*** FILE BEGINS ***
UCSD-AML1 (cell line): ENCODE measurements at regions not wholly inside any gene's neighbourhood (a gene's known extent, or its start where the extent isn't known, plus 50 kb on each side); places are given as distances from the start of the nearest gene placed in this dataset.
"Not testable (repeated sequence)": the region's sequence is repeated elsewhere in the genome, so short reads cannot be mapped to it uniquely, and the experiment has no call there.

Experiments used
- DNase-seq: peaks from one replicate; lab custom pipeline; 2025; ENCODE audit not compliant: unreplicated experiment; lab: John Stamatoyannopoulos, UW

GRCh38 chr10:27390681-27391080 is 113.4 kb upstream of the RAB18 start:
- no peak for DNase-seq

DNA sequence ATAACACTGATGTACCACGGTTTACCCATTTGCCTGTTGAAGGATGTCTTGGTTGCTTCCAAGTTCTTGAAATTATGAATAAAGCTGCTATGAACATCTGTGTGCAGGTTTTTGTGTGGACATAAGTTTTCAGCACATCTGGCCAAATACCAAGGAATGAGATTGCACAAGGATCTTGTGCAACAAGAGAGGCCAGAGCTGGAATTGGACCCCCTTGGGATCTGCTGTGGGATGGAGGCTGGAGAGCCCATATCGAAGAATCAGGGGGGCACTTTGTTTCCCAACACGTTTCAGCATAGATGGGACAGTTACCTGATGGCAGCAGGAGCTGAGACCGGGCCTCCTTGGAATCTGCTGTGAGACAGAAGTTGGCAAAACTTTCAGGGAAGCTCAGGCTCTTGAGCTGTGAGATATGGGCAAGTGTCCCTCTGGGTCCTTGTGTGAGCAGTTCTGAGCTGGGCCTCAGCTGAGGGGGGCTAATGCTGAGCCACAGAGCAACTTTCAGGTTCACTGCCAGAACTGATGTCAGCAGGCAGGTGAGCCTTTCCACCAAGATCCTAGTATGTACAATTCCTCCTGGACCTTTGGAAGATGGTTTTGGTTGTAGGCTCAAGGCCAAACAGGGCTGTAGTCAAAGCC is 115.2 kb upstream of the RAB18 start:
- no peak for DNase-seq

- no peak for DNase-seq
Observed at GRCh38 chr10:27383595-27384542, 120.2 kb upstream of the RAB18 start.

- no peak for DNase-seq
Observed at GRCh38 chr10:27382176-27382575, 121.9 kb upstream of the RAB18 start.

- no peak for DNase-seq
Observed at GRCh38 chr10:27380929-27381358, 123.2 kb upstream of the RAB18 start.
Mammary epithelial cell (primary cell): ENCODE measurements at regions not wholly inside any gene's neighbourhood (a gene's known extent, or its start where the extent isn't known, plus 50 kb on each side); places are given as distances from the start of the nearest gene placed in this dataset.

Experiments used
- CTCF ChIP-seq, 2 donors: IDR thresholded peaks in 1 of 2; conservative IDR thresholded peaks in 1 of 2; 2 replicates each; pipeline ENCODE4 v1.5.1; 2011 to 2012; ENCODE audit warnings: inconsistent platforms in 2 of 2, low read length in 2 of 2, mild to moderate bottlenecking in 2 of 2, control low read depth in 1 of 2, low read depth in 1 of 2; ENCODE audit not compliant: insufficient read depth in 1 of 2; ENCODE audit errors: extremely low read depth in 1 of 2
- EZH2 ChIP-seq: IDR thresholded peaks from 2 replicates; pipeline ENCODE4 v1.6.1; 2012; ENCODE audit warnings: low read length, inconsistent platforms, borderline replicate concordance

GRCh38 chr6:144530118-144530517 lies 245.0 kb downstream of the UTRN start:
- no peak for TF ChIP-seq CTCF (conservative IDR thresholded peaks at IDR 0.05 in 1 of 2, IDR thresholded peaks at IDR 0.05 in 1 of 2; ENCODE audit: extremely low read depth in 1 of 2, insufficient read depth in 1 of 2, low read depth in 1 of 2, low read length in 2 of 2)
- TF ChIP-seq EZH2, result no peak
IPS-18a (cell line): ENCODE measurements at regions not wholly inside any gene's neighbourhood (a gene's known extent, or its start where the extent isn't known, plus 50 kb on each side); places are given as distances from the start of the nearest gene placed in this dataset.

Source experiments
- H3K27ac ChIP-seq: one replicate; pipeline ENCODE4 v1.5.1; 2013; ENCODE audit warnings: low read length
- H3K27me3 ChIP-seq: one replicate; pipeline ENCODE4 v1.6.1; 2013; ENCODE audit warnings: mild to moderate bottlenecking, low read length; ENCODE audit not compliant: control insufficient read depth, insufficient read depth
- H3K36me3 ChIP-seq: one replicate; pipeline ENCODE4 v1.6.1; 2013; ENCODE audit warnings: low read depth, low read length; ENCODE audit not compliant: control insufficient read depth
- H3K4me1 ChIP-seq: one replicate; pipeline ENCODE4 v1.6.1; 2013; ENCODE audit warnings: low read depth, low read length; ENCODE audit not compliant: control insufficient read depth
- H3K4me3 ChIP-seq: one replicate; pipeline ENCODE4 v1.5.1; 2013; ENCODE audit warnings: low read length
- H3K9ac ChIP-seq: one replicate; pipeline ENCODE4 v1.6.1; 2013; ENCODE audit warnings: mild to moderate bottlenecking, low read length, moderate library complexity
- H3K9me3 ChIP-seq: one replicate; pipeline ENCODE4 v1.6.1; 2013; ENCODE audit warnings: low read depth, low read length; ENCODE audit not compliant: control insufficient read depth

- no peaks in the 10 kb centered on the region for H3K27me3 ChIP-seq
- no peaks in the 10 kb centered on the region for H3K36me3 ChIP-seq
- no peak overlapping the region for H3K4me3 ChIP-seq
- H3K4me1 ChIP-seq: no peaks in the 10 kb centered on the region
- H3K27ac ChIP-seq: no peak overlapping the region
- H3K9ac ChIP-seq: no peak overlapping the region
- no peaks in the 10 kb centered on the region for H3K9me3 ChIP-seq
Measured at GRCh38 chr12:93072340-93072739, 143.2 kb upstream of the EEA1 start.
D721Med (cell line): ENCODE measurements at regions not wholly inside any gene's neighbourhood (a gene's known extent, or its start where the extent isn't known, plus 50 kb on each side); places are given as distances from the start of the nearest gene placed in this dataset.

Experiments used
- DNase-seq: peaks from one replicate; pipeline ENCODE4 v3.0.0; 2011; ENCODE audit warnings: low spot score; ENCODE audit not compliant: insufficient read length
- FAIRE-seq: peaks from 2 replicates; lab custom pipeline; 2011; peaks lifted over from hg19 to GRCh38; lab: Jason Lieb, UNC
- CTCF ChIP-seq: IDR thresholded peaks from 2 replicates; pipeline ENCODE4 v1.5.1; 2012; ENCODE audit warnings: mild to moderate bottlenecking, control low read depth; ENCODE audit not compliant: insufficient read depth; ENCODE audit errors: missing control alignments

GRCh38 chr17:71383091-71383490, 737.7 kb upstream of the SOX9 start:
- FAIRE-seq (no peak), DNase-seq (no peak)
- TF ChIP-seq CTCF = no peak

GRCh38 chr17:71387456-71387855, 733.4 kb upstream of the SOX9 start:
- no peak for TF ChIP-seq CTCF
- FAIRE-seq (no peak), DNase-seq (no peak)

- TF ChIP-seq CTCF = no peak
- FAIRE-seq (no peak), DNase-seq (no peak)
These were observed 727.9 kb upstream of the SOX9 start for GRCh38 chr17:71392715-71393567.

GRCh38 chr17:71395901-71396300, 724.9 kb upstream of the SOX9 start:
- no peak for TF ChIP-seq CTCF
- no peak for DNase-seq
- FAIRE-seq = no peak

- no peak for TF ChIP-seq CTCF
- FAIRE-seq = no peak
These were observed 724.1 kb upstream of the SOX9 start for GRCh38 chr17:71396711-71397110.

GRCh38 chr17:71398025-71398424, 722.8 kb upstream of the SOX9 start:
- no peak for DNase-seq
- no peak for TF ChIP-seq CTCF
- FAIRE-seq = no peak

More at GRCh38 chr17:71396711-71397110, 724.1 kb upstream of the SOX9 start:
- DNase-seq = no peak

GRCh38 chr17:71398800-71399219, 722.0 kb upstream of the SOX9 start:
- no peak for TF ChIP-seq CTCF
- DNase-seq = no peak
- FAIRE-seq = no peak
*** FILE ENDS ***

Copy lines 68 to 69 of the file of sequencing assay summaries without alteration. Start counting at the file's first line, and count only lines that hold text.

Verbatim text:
- DNase-seq = no peak
- FAIRE-seq = no peak